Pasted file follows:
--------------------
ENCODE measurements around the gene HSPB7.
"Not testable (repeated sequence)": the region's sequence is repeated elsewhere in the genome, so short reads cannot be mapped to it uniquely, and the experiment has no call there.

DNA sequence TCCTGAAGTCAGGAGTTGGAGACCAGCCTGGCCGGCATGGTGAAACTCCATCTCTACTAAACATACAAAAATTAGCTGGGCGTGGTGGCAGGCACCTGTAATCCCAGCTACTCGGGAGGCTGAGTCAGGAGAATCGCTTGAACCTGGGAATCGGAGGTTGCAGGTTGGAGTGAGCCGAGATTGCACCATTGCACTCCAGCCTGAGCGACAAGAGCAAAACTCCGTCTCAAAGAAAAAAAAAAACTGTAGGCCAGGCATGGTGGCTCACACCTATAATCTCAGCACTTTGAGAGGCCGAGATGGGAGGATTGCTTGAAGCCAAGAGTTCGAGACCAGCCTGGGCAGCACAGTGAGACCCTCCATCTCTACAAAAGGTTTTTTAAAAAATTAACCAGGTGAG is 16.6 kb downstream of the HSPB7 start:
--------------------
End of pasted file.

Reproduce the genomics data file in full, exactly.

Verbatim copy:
ENCODE measurements around the gene HSPB7.
"Not testable (repeated sequence)": the region's sequence is repeated elsewhere in the genome, so short reads cannot be mapped to it uniquely, and the experiment has no call there.

DNA sequence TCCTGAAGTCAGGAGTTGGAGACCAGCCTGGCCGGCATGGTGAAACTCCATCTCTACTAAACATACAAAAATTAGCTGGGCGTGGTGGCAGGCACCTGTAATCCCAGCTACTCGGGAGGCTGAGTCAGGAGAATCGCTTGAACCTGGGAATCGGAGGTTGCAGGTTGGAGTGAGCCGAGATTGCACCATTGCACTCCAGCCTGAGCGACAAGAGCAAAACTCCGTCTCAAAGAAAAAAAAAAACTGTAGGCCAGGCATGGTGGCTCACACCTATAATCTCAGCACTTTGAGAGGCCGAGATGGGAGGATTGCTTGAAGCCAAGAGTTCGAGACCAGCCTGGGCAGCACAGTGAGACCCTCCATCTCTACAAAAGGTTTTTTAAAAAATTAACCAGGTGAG is 16.6 kb downstream of the HSPB7 start: